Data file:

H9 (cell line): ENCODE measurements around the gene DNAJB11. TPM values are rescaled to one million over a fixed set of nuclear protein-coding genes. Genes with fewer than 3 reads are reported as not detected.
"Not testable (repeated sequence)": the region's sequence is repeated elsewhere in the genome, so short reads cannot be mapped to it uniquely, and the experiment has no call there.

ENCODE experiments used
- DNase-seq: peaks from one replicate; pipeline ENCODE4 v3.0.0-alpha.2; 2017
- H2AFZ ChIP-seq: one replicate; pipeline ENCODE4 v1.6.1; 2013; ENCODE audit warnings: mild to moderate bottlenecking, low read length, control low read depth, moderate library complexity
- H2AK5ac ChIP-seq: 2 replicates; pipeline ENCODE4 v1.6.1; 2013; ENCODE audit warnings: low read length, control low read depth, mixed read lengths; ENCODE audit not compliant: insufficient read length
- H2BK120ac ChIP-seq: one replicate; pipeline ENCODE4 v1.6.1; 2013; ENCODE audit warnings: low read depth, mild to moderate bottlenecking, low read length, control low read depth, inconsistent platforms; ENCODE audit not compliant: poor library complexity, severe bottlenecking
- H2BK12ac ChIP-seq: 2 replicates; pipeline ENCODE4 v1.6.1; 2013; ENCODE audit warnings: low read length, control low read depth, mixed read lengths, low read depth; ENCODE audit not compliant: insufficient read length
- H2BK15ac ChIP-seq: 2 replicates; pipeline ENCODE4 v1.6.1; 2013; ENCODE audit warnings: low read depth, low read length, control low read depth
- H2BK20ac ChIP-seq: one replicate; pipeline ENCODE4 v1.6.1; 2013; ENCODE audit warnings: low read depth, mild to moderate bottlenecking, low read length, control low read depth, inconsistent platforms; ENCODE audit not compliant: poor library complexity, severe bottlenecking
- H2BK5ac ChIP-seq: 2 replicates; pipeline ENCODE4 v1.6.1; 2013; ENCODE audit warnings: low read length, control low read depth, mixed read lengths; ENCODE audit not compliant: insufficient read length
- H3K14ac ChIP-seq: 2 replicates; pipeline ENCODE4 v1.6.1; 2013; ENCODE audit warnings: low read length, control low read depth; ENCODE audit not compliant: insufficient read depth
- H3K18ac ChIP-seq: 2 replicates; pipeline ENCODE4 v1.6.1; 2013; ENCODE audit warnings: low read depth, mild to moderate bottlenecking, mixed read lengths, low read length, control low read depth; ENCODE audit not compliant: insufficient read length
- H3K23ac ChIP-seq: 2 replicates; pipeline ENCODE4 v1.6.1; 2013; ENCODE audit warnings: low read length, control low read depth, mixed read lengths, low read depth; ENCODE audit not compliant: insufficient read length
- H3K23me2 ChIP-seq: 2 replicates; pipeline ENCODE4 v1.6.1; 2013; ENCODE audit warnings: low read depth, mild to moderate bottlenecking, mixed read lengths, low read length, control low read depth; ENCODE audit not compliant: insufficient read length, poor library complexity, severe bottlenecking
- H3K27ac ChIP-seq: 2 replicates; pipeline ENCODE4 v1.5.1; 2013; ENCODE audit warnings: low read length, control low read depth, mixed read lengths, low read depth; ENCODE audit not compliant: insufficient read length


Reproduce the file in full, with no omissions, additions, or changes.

H9 (cell line): ENCODE measurements around the gene DNAJB11. TPM values are rescaled to one million over a fixed set of nuclear protein-coding genes. Genes with fewer than 3 reads are reported as not detected.
"Not testable (repeated sequence)": the region's sequence is repeated elsewhere in the genome, so short reads cannot be mapped to it uniquely, and the experiment has no call there.

ENCODE experiments used
- DNase-seq: peaks from one replicate; pipeline ENCODE4 v3.0.0-alpha.2; 2017
- H2AFZ ChIP-seq: one replicate; pipeline ENCODE4 v1.6.1; 2013; ENCODE audit warnings: mild to moderate bottlenecking, low read length, control low read depth, moderate library complexity
- H2AK5ac ChIP-seq: 2 replicates; pipeline ENCODE4 v1.6.1; 2013; ENCODE audit warnings: low read length, control low read depth, mixed read lengths; ENCODE audit not compliant: insufficient read length
- H2BK120ac ChIP-seq: one replicate; pipeline ENCODE4 v1.6.1; 2013; ENCODE audit warnings: low read depth, mild to moderate bottlenecking, low read length, control low read depth, inconsistent platforms; ENCODE audit not compliant: poor library complexity, severe bottlenecking
- H2BK12ac ChIP-seq: 2 replicates; pipeline ENCODE4 v1.6.1; 2013; ENCODE audit warnings: low read length, control low read depth, mixed read lengths, low read depth; ENCODE audit not compliant: insufficient read length
- H2BK15ac ChIP-seq: 2 replicates; pipeline ENCODE4 v1.6.1; 2013; ENCODE audit warnings: low read depth, low read length, control low read depth
- H2BK20ac ChIP-seq: one replicate; pipeline ENCODE4 v1.6.1; 2013; ENCODE audit warnings: low read depth, mild to moderate bottlenecking, low read length, control low read depth, inconsistent platforms; ENCODE audit not compliant: poor library complexity, severe bottlenecking
- H2BK5ac ChIP-seq: 2 replicates; pipeline ENCODE4 v1.6.1; 2013; ENCODE audit warnings: low read length, control low read depth, mixed read lengths; ENCODE audit not compliant: insufficient read length
- H3K14ac ChIP-seq: 2 replicates; pipeline ENCODE4 v1.6.1; 2013; ENCODE audit warnings: low read length, control low read depth; ENCODE audit not compliant: insufficient read depth
- H3K18ac ChIP-seq: 2 replicates; pipeline ENCODE4 v1.6.1; 2013; ENCODE audit warnings: low read depth, mild to moderate bottlenecking, mixed read lengths, low read length, control low read depth; ENCODE audit not compliant: insufficient read length
- H3K23ac ChIP-seq: 2 replicates; pipeline ENCODE4 v1.6.1; 2013; ENCODE audit warnings: low read length, control low read depth, mixed read lengths, low read depth; ENCODE audit not compliant: insufficient read length
- H3K23me2 ChIP-seq: 2 replicates; pipeline ENCODE4 v1.6.1; 2013; ENCODE audit warnings: low read depth, mild to moderate bottlenecking, mixed read lengths, low read length, control low read depth; ENCODE audit not compliant: insufficient read length, poor library complexity, severe bottlenecking
- H3K27ac ChIP-seq: 2 replicates; pipeline ENCODE4 v1.5.1; 2013; ENCODE audit warnings: low read length, control low read depth, mixed read lengths, low read depth; ENCODE audit not compliant: insufficient read length